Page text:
My Lords, it would not be either right or convenient to enter into such a question as that relating to Uganda upon a mere question asked upon a very interesting point no doubt, but which does not involve the whole of our relations at all with that country. At the same time I have heard with satisfaction the news which, so far as it goes, tends to relieve our anxiety; it is not of very late date, and other events may have happened since; still, so far as it goes, it tells us that the hostilities have ceased, and therefore leads us to hope that a state of things may exist there which is not such as to give rise to any complaint on the part of others. But, my Lords, I cannot help making one remark, namely, that it is not a very satisfactory state of things when we are held responsible for the acts of British officers in a part of Africa with which it seems it takes no less than six months to communicate; and, if I could have given notice, or had known that this question was going to be put, I should have liked to have asked the noble Marquess whether the announcement that I have seen in the Times newspaper that the British East Africa Company have determined to abandon Uganda, is well founded, and, if so, what are likely to be the steps taken with regard to our position in that quarter of the world. Probably the noble Marquess would not wish to answer that question without notice, and, if he wishes it, I will give notice; but if he could answer it simply now, I think it would be some satisfaction to your Lordships to know how the matter stands.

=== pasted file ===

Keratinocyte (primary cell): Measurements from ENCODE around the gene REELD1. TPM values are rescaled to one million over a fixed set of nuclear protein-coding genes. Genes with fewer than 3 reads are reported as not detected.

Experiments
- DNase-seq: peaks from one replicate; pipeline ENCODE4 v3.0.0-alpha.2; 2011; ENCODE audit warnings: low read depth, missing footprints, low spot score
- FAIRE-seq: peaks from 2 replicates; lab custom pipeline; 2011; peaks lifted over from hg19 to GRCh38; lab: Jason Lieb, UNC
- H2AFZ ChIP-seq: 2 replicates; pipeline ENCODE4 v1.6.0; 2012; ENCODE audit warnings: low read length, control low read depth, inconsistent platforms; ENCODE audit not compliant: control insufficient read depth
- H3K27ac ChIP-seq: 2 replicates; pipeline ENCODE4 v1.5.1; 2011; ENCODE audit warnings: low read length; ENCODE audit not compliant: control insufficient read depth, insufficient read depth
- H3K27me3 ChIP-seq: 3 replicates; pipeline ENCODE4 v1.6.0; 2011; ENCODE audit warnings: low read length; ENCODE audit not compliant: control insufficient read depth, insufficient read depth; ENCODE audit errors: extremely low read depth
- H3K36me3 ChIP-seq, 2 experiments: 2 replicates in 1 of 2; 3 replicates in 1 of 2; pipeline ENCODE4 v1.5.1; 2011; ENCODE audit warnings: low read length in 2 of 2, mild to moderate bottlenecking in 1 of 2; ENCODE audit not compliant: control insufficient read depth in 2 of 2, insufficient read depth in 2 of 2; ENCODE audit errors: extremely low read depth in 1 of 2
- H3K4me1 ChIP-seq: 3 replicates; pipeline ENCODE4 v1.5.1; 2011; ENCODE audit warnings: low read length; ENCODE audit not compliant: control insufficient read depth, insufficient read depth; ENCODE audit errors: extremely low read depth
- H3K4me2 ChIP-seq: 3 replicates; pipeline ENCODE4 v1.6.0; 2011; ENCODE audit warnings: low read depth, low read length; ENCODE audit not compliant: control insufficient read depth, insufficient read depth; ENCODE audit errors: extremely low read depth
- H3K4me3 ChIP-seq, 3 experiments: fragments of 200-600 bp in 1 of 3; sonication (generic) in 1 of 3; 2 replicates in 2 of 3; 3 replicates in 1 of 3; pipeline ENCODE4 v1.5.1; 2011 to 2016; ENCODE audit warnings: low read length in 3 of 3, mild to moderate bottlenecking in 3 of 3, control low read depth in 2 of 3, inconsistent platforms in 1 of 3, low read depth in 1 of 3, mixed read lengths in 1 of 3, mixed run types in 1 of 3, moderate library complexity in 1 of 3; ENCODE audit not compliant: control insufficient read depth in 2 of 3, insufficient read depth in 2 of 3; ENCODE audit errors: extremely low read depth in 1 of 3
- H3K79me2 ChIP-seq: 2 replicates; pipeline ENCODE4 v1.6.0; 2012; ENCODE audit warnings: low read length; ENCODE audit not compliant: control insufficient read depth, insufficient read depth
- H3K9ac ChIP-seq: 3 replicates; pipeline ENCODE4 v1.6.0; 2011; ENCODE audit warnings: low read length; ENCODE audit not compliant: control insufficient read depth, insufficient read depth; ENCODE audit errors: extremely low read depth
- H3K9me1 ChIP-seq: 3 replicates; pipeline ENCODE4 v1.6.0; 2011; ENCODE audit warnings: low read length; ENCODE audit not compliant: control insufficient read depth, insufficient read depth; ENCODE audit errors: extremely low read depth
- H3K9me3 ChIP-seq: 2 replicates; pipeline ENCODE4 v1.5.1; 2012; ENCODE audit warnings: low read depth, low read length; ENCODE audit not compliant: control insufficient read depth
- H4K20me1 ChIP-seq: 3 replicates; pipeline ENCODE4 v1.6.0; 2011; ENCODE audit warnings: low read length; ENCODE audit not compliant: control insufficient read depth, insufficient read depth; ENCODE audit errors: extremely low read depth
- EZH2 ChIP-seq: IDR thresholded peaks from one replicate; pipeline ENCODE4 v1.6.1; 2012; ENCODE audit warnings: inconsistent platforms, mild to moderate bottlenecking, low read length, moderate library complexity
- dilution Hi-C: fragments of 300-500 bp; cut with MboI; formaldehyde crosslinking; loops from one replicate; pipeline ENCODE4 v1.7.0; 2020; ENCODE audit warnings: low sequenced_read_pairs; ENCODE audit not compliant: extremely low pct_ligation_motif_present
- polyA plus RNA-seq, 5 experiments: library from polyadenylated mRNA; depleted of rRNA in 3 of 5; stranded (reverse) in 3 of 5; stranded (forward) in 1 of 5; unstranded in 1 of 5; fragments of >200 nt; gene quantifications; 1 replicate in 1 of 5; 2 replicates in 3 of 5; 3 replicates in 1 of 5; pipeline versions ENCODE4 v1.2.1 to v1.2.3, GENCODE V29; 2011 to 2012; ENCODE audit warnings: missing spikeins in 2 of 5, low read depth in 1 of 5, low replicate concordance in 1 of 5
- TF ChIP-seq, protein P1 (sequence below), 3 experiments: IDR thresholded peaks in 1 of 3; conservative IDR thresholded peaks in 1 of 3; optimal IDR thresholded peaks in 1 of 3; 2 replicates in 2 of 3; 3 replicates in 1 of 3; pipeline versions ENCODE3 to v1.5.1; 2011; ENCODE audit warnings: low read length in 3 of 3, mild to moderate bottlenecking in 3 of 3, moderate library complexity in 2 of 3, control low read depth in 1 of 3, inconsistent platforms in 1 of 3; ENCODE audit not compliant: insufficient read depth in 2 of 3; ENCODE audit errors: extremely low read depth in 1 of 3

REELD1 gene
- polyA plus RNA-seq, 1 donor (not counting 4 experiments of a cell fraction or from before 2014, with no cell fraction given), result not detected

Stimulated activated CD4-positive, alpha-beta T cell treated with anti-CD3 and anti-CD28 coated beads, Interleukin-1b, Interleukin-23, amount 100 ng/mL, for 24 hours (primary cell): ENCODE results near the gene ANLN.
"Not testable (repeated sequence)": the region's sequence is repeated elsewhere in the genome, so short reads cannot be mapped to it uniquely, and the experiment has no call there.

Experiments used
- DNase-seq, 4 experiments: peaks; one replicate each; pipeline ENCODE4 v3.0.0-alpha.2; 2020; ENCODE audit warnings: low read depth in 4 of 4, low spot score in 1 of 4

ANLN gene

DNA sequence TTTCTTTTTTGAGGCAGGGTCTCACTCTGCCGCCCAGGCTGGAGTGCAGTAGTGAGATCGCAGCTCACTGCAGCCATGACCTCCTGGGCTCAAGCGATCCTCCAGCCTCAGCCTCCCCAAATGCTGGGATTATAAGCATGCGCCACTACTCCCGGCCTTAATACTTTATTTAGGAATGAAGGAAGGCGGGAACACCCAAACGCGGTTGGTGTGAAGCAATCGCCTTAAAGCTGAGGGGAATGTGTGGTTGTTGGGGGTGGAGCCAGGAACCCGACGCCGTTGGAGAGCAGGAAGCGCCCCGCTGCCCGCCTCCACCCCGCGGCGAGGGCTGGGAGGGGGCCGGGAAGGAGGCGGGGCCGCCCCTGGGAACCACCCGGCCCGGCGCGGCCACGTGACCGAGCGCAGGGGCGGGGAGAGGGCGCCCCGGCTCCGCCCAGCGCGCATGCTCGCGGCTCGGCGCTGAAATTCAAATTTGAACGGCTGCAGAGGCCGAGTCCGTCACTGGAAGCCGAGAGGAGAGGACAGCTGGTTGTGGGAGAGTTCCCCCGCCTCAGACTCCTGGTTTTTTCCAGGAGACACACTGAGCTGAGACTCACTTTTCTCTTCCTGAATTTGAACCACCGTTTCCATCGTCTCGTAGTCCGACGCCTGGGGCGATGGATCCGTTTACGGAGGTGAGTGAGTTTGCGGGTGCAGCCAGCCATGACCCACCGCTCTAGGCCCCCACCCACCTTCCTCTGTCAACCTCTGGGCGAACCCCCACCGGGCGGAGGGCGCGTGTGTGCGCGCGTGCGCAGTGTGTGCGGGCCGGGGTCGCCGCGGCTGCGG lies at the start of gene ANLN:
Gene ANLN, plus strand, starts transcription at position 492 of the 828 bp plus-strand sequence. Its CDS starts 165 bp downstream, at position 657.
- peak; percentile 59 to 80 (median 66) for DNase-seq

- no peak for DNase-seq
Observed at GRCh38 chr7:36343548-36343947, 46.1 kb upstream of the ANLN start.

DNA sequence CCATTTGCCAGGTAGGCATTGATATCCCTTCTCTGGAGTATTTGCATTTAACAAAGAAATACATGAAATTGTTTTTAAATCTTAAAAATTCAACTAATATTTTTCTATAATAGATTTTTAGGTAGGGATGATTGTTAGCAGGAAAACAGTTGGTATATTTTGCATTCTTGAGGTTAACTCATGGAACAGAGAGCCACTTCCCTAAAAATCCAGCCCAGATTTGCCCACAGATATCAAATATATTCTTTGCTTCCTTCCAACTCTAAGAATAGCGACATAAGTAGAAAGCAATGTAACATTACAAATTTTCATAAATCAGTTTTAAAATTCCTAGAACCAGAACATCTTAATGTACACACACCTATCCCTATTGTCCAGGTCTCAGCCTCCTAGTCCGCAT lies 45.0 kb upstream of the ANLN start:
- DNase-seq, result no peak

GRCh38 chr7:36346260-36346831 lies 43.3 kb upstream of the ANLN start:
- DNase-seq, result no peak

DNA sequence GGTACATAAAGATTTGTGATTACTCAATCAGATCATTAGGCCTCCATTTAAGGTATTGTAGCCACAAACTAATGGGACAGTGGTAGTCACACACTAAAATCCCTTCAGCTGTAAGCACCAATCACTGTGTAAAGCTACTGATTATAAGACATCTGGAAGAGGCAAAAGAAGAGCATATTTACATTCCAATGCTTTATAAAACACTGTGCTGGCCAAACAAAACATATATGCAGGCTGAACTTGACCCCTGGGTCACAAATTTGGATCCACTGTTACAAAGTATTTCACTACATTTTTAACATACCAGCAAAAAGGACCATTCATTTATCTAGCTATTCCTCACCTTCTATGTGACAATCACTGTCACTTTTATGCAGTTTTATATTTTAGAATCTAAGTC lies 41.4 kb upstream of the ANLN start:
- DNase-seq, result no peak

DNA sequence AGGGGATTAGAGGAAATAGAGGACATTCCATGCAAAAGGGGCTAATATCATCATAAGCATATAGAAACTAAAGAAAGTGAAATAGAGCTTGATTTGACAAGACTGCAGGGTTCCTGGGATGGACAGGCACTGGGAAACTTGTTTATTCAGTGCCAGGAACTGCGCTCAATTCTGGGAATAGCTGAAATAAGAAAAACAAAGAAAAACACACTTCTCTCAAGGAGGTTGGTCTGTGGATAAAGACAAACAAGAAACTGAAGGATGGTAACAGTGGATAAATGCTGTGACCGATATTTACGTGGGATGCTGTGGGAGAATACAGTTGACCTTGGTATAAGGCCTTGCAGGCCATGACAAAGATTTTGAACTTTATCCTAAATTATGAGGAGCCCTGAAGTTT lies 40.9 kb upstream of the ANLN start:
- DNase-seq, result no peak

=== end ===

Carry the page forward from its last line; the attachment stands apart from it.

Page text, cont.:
§ THE MARQUESS OF SALISBURY
I believe it is perfectly true that orders have been sent to Captain Lugard to withdraw from Uganda, I do not think to withdraw to the coast—that is my recollection speaking without notice—but to a place about half-way. With 829 respect to the holding of Uganda, I quite admit that, as long as the communications are as difficult as they are now, it will be an arduous task for this country to maintain its position there. I have a remedy which I hope the new Parliament will adopt, and that is to encourage the making of a railway to Uganda; and, as soon as a railway is made to Uganda, there will not be the slightest difficulty in maintaining our position.